Wednesday, May 23, 2007

Montañita, Ecuador

It´s been a few weeks since I´ve last updated the blog, and it feels like ages has passed since being in Baños. I will try to summarize (briefly) my travels accompanied by tantalizing photos for your visual enjoyment.

Upon leaving Quito for Montañita, Andy magically appeared on the same bus. As i´ve now learned, even when traveling ¨on my own¨ I rarely find I am truly by myself! Acquaintances are always popping up in the most unlikely of places. But as companion-oriented as I am, I do not mind one bit.

We arrived to Surfing Inn Hostal in Montañita early on Sunday April 29th to find our dear quirky Johan awakening from his slumber. Meanwhile Andy immediately fell sick (with what we are still not sure) and suffered from horrible headaches and general weakness for the better part of a week. He bacame well acquainted with the local hospital´s staff who declared he did NOT have Dengue nor Meningitis. But the tentative diagnosis of Salomanilla poisoning never made any sense either. ´Tis a mystery, but he is alive and well and after a week he took off for Argentina.

The people I met in Montañita were a diverse group in terms of ages and personalities. Señora Maria Perla was the kind and motherly owner of the hostal, and she kept us in line and made sure we cleaned up after ourselves in the kitchen. She also invited us into her own home and laughingly watched Borat with us. Brett was the only other boarder at the hostal, a charismatic Australian surfer arranging to buy land and live near the town. Greg, Brett´s spontaneous and crazy Aussie traveling partner crashed back into Montañita toward the end of the first week after a whirlwind trip to Peru with a Peruana. Lastly, in my core group of acquantainces was Jimmy. Jimmy is an intelligent and wonderfully alive guy from the U.S. in his 60´s who touts the attitude of a 25-year-old. Jimmy is living out his retirement in a very different way than most older Americans I know. He is a musician and retired professor, who surfs and body boards, and likes to chat over a good cup of coffee about the peculiarities of life and politics. An admirable role model.

My loose routine in Montañita was to wake up by 7 am, get a newspaper, make a fresh batch of coffee straight from the Colombian sierra, and greet Johan and Brett as they lazily arose for a morning swim/surf. I spent the afternoons reading or swimming or walking, and the evenings almost always included a swim right before sunset and good food whipped-up with Chef Johan´s direction, or when we felt lazy, good pasta and wine at a local Italian´s restaurant.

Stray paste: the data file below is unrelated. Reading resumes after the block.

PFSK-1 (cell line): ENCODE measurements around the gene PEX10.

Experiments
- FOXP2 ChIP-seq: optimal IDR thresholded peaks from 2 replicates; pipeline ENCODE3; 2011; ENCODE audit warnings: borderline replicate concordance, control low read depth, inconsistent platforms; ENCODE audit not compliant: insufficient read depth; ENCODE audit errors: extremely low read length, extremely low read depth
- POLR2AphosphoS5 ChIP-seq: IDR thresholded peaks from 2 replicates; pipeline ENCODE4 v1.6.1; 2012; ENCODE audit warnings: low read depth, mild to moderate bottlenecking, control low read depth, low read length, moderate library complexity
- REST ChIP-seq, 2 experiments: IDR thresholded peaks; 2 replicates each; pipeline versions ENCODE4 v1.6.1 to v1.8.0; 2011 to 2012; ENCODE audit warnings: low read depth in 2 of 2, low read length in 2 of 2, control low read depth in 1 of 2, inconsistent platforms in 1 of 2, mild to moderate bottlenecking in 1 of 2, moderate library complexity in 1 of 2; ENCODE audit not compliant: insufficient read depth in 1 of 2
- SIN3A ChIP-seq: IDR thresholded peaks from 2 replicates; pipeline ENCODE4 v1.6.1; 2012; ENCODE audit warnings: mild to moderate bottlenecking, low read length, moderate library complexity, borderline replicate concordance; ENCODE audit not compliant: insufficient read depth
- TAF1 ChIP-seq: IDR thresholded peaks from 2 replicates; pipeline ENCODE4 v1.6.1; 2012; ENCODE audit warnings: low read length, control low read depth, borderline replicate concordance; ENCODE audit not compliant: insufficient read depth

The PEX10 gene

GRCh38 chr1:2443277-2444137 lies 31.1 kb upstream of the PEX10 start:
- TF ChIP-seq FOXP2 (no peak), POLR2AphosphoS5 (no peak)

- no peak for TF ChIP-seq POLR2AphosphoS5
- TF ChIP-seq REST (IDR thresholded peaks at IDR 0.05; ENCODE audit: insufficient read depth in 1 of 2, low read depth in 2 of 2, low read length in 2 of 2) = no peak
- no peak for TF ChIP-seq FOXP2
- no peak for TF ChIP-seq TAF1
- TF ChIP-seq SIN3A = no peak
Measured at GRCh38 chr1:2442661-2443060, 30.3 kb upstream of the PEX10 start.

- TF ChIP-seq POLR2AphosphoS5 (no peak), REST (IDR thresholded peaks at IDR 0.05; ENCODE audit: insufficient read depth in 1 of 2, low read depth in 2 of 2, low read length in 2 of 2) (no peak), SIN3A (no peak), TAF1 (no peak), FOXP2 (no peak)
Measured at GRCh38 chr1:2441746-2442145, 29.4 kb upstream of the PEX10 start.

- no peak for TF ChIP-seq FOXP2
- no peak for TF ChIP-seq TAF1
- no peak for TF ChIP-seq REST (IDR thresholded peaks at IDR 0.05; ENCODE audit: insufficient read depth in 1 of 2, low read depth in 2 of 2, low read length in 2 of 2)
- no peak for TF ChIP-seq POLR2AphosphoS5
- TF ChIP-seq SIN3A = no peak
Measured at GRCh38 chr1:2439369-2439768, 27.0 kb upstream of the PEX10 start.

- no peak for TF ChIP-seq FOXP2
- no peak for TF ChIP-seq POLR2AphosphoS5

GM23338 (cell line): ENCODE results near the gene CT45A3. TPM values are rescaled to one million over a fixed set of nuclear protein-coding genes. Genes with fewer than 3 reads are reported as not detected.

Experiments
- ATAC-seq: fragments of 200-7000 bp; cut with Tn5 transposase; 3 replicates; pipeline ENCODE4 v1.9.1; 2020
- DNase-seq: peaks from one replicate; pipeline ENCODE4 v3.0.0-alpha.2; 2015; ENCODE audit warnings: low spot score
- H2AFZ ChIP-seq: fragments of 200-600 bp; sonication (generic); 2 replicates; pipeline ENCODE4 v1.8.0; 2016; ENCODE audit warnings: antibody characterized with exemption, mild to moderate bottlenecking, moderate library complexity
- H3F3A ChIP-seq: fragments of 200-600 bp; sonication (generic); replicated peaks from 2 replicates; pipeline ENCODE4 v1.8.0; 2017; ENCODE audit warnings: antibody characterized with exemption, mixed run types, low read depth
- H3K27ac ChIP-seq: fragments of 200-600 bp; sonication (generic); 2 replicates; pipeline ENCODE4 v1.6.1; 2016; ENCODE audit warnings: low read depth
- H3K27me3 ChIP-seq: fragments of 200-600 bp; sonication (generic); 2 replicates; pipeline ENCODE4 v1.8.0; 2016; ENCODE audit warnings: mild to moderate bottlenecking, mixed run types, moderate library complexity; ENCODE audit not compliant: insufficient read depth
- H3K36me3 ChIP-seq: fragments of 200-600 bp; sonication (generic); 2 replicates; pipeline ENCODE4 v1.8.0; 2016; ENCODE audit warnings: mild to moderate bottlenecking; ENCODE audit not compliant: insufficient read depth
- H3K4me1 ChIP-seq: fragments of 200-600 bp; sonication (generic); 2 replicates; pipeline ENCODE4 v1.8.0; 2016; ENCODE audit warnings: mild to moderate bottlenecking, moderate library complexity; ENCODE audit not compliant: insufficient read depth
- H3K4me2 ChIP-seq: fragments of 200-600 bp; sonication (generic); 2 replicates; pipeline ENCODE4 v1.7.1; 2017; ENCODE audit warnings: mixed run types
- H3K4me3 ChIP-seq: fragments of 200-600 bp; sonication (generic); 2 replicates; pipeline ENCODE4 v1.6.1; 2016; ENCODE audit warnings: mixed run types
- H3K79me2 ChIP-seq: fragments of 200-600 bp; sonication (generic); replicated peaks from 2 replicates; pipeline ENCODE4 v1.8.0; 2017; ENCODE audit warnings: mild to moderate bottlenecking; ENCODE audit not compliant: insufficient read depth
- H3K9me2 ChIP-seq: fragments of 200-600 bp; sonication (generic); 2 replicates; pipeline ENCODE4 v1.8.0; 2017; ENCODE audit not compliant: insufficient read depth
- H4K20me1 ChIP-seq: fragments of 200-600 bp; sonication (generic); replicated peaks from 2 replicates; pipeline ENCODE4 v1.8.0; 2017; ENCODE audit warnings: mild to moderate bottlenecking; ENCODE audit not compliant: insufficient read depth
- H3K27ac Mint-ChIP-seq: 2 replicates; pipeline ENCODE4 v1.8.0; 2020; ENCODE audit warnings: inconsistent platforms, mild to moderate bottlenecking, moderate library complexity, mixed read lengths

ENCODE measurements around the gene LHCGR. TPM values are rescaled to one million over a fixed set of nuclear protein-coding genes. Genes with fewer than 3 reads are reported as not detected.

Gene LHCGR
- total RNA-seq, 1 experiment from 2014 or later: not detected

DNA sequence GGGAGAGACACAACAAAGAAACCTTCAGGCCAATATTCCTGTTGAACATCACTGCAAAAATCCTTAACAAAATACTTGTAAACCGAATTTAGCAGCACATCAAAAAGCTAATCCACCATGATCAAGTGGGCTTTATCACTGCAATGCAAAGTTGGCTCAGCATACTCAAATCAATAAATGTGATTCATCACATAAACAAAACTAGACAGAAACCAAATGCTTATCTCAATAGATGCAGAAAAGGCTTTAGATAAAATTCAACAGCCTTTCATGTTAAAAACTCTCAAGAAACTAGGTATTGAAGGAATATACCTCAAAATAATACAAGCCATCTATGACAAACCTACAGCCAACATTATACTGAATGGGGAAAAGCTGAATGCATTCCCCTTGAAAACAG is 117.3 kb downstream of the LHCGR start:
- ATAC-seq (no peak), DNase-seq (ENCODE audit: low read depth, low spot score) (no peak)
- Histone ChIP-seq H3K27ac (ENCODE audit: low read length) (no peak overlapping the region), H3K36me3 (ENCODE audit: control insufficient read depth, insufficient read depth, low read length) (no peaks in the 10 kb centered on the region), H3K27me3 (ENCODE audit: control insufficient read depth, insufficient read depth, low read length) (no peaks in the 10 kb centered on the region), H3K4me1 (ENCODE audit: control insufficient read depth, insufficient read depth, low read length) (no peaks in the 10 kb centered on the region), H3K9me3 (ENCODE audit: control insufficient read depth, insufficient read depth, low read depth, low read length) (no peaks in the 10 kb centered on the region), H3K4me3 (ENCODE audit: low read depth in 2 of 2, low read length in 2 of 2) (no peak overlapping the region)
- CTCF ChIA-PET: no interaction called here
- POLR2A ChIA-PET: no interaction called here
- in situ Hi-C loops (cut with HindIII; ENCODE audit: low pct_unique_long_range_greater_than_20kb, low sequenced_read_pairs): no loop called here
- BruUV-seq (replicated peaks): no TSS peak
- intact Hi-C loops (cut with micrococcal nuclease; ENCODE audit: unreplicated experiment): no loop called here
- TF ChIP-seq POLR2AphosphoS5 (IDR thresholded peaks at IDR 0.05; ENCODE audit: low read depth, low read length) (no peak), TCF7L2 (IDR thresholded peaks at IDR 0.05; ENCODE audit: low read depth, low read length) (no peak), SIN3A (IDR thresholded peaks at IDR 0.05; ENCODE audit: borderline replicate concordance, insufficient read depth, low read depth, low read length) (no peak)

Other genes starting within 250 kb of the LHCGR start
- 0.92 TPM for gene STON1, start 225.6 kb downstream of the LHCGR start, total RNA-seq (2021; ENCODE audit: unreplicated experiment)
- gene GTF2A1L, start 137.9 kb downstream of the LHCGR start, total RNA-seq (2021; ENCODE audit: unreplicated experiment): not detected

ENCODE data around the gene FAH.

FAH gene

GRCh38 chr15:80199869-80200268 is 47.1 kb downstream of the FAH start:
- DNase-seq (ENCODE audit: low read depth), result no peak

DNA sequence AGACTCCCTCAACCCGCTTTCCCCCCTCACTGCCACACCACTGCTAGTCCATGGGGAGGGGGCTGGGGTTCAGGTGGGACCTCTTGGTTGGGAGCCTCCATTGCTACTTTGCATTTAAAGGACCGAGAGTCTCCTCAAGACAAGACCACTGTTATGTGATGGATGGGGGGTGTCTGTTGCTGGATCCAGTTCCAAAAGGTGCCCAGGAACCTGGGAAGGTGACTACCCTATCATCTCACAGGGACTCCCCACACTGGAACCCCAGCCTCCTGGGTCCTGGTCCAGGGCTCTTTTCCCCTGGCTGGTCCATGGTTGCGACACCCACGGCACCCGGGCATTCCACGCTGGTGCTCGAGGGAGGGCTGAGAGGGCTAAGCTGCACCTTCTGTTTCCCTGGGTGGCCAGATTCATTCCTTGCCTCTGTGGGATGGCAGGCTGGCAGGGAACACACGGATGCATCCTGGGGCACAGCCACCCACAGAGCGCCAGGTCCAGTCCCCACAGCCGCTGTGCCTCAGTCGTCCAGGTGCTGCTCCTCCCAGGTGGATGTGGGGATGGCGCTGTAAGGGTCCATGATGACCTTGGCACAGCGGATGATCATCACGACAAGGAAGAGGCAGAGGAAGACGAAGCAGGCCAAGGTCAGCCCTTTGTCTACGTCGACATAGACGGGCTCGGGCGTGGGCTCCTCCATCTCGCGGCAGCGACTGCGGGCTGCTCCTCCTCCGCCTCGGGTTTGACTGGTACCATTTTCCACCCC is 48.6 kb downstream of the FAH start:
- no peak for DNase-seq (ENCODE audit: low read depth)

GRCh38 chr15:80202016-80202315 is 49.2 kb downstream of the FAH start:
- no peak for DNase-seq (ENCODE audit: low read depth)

Once we took an enjoyable day trip up the coast to different surfing spots, including Ayampe, Las Tunas, Puerto Lopez, and Puerto Cayo with a local acqaintance. We had just as much fun talking and watching the scenery pass by from the back of the pickup as we did surfing!

Another highlight was scuba-diving at Isla de la Plata, or as they commonly refer to it as ¨Poor Man´s Galapagos¨. With Johan as my diving partner, we saw many eels, large marine turtles, big schools of brightly colored tropical fish, a blow fish, rays, and beautiful corals among other things.

At the end of a prolonged stay of 2 weeks, I resistingly packed up my things and headed for Vilcabamba, Ecuador to volunteer on a WWOOF (Willing Workers on Organic Farms) farm.

1 comment:

Anonymous said...

Hahahahahah.sorry pussycat,but it was me who made MARIA make everybody clean the kitchen..She was really upset and stressing about the mess and I told her to just put her footdown as that was the fairest thing to do,considering Diannas workload was heavy enough as it was ,she is caring caring for 3 little ninas and shouldnt have to clean other peoples dishes..Im too soft for my own good.......Plus Johan would refuse to turn the music down and it kept Pancho,Dianna and the 3 kids awake and that pissed me off greatly but 99% of the time Im too mellow to lay down the law......haaaaaaa ,what a double agent.